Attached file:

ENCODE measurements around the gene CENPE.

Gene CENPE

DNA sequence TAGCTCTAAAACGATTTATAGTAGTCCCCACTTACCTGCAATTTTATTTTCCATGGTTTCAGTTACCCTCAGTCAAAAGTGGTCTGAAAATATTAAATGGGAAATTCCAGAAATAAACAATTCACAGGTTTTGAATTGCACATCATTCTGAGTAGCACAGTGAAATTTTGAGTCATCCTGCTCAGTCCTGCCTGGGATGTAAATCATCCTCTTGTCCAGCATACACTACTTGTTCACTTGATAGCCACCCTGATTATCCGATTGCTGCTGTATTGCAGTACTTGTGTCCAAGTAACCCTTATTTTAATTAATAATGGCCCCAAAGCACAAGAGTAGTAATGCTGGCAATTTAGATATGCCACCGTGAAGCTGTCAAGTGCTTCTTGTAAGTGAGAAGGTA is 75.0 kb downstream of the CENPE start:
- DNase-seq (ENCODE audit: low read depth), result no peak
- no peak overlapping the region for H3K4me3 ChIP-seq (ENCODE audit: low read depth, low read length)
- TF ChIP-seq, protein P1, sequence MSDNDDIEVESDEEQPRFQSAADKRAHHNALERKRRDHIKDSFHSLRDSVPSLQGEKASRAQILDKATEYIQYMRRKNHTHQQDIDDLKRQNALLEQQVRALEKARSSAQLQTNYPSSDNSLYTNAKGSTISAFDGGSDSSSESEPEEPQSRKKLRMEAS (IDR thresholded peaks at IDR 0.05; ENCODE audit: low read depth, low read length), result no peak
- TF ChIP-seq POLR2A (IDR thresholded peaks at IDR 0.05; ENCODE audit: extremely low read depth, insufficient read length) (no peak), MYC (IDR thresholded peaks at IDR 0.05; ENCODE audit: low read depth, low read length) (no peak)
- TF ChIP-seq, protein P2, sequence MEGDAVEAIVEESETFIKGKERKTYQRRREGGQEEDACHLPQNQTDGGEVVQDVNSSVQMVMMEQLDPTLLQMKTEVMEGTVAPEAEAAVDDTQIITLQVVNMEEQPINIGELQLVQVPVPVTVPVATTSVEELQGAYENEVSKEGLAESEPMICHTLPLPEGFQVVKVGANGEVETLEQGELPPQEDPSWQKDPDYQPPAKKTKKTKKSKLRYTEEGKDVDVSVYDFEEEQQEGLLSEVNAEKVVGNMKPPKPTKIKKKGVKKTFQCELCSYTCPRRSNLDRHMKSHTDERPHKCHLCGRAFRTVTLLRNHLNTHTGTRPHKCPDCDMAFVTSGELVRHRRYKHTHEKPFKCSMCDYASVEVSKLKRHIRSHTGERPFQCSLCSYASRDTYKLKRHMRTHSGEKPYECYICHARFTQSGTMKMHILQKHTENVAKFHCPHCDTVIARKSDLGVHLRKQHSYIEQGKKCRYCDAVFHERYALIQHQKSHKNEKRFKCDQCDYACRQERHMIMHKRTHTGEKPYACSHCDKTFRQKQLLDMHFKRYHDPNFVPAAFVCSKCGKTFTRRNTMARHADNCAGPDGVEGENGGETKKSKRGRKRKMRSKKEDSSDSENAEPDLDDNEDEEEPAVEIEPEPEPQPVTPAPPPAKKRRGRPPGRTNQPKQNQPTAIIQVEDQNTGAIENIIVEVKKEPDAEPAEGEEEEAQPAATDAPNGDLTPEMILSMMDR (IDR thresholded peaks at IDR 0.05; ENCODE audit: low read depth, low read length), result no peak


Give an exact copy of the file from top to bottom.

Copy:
ENCODE measurements around the gene CENPE.

Gene CENPE

DNA sequence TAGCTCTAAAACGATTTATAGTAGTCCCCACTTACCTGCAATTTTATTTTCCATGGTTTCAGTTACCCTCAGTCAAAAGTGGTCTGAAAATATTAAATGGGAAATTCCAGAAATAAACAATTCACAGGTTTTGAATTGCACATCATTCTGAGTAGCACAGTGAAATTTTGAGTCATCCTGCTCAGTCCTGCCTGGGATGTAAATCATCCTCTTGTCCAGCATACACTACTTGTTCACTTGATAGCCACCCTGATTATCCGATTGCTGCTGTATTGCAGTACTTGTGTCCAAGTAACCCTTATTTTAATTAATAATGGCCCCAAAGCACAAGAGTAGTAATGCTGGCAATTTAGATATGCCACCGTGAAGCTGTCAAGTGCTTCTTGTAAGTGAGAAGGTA is 75.0 kb downstream of the CENPE start:
- DNase-seq (ENCODE audit: low read depth), result no peak
- no peak overlapping the region for H3K4me3 ChIP-seq (ENCODE audit: low read depth, low read length)
- TF ChIP-seq, protein P1, sequence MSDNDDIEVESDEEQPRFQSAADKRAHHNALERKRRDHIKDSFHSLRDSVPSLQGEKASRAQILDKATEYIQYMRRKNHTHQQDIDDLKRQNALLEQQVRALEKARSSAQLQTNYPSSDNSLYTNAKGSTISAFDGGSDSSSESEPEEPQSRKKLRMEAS (IDR thresholded peaks at IDR 0.05; ENCODE audit: low read depth, low read length), result no peak
- TF ChIP-seq POLR2A (IDR thresholded peaks at IDR 0.05; ENCODE audit: extremely low read depth, insufficient read length) (no peak), MYC (IDR thresholded peaks at IDR 0.05; ENCODE audit: low read depth, low read length) (no peak)
- TF ChIP-seq, protein P2, sequence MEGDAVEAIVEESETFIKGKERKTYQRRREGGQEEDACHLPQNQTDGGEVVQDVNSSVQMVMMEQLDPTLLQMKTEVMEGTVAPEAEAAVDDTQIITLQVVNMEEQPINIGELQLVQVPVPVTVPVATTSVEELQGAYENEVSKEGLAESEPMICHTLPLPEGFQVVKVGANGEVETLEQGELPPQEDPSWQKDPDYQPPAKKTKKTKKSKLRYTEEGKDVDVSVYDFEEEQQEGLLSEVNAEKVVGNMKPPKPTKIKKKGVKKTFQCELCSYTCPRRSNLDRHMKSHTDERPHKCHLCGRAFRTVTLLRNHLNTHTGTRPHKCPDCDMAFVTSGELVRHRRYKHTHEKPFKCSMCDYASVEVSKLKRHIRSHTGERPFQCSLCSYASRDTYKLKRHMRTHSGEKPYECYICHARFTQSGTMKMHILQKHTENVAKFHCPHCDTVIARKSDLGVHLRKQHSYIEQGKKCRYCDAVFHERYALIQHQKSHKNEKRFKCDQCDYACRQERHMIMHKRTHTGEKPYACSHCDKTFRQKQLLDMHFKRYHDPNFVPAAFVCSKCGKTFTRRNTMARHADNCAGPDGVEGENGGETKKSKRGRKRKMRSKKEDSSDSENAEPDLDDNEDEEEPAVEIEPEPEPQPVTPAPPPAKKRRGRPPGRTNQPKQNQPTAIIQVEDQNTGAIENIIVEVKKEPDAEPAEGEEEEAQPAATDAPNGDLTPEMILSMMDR (IDR thresholded peaks at IDR 0.05; ENCODE audit: low read depth, low read length), result no peak